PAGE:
Paint Memphis adds a little local color to North Memphis

Paint Memphis sponsored a festival that brought more than 150 artists together to paint the flood wall adjacent to the proposed Chelsea Greenline. The result is the biggest collaborative mural in Memphis where artists can show off their talents and reflect the spirit of our city. 
Amidst a festival-like atmosphere, an event called Soul Food 5 brought over 150 artists together to paint what is being touted as the largest (longest) collaborative mural in Tennessee. The project was spearheaded by Paint Memphis, a nonprofit organization founded last year by Karen Golightly and Brandon Marshall. Golightly serves as the organization’s director and Marshall is the group’s art consultant, and both are artists in their own rights. They share a mission of bringing murals to public walls.
 
“I have been a graffiti and public arts photographer for about five years,” said Golightly, “and have been traveling the world taking photos.”
 
The impetus for Paint Memphis came from her travel, after discovering that most major cities had embraced a huge public arts scene. Upon returning to Memphis, she realized that this type of artwork was largely unseen in the local landscape.
 
“I found that, in Memphis, you had to go behind a building or into a ditch to find graffiti murals,” recalled Golightly. “We just did not have an abundance of that type of public art in our city.”
 
The process to change all of that began last year, after the founding of Paint Memphis brought together artists to complete a large-scale mural on the south side of the Chelsea Greenline. With guidelines that all artwork had to be PG-13 (i.e., could not include lewd words or images or any gang signs), the first city-sanctioned, permission wall went from virtual vision to visual art.
 This panel by mural artist Brad Wells was completed last year on the south side of the flood wall along the Chelsea Greenline and was retained as a memorial tribute to him
“Greater Memphis Greenline was integral in helping us get permission from the City to paint on the south side of the flood wall alongside the proposed Chelsea Greenline,” explained Golightly. “And due to interest from an abundance of artists, we wanted to expand our mural.”
 
“We were delighted to collaborate with Paint Memphis to incorporate this artwork into the Chelsea Greenline project,” said Syd Lerner, executive director of the Greater Memphis Greenline.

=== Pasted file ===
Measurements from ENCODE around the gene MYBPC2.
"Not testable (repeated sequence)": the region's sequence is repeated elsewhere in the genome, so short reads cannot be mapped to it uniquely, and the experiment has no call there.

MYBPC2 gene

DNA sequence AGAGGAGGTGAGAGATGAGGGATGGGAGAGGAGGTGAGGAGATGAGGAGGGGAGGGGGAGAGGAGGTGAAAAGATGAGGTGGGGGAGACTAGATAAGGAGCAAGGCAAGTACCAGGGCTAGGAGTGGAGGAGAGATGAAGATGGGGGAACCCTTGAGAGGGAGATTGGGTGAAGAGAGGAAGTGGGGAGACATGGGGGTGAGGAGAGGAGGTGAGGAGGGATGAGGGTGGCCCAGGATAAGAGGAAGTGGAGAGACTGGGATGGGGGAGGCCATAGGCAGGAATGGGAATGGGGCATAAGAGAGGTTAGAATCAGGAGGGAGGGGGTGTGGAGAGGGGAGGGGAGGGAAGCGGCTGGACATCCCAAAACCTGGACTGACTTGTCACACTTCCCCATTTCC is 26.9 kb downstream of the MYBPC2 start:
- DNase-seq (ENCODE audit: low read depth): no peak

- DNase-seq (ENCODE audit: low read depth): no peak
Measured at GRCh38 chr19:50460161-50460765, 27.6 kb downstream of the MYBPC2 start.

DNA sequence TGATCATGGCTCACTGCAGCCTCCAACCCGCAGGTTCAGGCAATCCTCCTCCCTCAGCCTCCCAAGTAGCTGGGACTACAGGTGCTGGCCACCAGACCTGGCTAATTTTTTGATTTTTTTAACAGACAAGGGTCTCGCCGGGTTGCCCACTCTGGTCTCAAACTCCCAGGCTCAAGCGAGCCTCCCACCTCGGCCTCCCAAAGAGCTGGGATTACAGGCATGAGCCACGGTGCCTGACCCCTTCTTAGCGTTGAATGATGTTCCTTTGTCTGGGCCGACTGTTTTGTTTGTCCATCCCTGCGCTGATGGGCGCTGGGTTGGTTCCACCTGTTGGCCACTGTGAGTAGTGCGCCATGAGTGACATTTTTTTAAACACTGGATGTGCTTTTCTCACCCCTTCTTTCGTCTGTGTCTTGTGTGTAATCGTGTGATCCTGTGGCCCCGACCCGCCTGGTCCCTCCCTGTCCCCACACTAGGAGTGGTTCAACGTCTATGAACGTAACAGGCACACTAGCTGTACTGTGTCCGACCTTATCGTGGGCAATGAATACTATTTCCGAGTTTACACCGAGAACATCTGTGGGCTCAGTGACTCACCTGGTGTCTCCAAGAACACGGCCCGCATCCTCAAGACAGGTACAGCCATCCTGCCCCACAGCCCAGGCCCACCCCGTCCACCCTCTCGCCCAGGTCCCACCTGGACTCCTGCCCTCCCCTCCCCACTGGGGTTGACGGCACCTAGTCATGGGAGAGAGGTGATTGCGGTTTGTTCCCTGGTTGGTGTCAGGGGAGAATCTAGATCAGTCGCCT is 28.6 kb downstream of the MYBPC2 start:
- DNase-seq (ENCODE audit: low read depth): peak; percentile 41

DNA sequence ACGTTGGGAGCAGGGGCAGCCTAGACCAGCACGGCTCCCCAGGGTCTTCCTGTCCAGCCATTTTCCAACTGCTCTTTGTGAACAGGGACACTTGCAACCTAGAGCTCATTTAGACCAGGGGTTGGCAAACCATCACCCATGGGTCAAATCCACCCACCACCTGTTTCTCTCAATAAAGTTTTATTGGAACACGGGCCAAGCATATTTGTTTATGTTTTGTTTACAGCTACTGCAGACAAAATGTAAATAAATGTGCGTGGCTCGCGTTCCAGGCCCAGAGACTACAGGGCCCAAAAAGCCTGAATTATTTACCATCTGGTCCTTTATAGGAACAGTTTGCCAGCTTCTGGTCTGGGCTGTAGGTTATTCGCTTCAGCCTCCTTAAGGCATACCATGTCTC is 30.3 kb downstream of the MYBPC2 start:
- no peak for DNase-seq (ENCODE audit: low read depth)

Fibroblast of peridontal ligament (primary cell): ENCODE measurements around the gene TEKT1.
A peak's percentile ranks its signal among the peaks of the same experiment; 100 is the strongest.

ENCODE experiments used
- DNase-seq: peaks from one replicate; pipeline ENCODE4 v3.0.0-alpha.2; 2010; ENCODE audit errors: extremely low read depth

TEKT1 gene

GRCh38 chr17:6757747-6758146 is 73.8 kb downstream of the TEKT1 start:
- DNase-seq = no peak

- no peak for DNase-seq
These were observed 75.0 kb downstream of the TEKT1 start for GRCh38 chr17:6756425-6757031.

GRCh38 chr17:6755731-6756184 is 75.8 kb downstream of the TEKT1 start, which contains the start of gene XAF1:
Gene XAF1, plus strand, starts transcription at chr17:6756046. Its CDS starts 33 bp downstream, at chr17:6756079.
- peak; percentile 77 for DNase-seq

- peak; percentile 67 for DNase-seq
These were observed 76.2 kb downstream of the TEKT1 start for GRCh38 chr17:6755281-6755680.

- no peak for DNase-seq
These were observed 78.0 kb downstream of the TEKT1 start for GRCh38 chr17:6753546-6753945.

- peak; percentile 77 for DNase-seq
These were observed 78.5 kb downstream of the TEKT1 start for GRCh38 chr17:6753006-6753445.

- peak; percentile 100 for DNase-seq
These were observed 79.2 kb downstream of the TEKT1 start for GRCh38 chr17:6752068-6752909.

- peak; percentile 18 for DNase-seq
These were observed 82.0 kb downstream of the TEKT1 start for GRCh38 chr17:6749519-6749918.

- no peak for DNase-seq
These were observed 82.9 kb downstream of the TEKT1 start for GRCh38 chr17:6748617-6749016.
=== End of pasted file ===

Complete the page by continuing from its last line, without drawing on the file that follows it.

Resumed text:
This year, Paint Memphis actually doubled the size of the Chelsea Greenline mural by re-painting the south side and adding a mural to the north side. The overall size of the mural spans three-tenths of a mile, totaling six-tenths when you include the artwork along both sides. The wall itself was divided into “numbered panels” and each panel was assigned to a participating artist. Marshall said that 95 percent of the mural was completed in one day, with a few final components finished over the weekend.
 
When asked about the repainting of the south side of the wall, Marshall explained that, by its very nature, this type of public wall art has an imprecise lifespan.
 
“We repainted over about 90 percent of last year’s mural, with the exception of the panel painted by Nashville muralist Brad Wells,” said Marshall. “Since his participation in our 2015 project, Brad has passed away, so we preserved his ‘butterfly mural’ as a tribute to him.”
 
At the end of the weekend, Golightly added, “I was just overwhelmed by the beauty of the installation — there is so much detailed artwork, and the overall scale of the mural is impressive.”
 
The impact on the surrounding neighborhood was almost instant and palpable.
 
“Art and nature enrich the soul, the way literature enriches the mind,” said Lerner.
 
“That’s the real beauty of public art,” said Golightly. “While most traditional art is housed in galleries and not usually frequented by people of lower socioeconomic means, public art strives to bring the art to the people, right where they live, making it free and accessible for everyone.”
 

Read more articles by Emily Adams Keplinger.

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